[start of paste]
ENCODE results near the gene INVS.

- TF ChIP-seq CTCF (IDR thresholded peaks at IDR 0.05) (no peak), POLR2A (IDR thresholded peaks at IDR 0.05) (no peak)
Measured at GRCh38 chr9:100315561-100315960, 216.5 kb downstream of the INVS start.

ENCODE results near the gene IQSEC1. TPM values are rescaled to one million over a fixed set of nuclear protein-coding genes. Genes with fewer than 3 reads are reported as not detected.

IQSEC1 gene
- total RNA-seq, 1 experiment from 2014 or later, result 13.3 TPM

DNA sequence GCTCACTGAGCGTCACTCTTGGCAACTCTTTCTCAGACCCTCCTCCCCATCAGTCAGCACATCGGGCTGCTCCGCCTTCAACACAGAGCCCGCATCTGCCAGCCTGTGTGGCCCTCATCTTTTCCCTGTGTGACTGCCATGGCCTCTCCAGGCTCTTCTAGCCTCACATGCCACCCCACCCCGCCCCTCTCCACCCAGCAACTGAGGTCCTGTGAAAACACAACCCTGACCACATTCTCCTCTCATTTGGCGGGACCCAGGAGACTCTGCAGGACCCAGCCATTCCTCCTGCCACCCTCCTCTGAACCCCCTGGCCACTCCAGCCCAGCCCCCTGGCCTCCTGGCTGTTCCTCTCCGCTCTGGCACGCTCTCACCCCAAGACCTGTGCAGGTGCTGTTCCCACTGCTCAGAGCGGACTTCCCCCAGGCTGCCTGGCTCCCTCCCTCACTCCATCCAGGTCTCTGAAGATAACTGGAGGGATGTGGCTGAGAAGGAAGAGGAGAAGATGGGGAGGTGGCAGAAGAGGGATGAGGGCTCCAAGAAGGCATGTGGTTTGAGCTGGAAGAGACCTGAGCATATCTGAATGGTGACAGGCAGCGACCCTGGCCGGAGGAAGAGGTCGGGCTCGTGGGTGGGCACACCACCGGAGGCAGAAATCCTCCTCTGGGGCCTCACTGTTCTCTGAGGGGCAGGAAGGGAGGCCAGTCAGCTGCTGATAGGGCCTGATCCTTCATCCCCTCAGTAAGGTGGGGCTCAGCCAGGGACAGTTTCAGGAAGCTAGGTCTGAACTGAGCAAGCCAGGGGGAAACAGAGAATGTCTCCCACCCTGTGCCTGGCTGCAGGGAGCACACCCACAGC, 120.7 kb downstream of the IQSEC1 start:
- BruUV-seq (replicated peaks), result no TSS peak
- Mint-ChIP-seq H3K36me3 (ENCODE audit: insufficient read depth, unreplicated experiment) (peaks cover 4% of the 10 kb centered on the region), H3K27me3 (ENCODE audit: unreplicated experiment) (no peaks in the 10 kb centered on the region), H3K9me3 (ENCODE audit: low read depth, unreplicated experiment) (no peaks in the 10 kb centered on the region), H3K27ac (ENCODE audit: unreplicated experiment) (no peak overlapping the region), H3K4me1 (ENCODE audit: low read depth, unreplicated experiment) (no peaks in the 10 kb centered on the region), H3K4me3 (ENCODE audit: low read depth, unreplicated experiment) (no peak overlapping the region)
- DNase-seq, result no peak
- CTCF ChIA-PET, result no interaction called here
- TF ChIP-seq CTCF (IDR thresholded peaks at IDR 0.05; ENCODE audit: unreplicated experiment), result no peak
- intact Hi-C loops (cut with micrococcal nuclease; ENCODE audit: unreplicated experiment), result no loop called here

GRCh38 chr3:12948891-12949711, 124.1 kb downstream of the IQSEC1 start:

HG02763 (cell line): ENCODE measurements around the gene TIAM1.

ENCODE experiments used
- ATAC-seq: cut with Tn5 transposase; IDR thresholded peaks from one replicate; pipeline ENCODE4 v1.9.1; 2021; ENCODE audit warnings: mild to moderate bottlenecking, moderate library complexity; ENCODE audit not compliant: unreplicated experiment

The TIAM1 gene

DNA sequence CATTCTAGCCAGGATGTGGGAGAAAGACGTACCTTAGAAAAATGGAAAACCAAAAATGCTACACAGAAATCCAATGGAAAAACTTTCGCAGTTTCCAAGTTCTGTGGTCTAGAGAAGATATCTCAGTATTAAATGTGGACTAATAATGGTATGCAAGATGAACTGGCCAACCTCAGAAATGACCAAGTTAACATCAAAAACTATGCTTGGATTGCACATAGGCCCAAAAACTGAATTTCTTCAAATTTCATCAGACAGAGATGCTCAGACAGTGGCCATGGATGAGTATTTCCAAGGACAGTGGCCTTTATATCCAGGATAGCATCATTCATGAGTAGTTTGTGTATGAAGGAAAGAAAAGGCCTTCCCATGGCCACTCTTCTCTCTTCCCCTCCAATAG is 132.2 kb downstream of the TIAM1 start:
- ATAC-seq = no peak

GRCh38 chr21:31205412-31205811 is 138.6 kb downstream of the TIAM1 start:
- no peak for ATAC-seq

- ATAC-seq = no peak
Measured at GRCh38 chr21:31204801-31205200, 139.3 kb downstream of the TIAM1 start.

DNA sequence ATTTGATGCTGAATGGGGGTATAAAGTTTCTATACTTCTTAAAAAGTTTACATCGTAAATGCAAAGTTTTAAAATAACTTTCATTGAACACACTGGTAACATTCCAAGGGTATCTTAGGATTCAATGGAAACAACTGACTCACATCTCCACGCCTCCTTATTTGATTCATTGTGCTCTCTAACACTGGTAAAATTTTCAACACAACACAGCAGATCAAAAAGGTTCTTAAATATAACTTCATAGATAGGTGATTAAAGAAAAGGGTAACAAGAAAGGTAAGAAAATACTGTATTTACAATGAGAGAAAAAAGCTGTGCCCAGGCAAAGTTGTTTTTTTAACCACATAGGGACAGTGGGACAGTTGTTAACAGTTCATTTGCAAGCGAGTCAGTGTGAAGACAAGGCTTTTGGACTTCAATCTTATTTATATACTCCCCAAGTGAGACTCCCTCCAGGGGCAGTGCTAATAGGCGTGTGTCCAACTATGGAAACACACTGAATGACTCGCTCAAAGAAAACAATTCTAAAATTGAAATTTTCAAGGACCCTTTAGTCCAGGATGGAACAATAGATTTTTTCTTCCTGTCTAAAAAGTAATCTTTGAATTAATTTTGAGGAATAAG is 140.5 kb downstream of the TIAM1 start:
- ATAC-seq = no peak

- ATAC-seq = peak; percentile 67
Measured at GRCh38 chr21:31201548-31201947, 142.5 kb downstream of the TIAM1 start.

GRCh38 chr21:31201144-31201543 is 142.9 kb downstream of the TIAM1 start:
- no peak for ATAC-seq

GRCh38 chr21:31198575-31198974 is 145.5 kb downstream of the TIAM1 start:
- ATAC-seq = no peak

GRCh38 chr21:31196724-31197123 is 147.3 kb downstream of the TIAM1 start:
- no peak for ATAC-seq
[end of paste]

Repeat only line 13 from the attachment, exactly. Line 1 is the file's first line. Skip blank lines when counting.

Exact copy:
- intact Hi-C loops (cut with micrococcal nuclease; ENCODE audit: unreplicated experiment), result no loop called here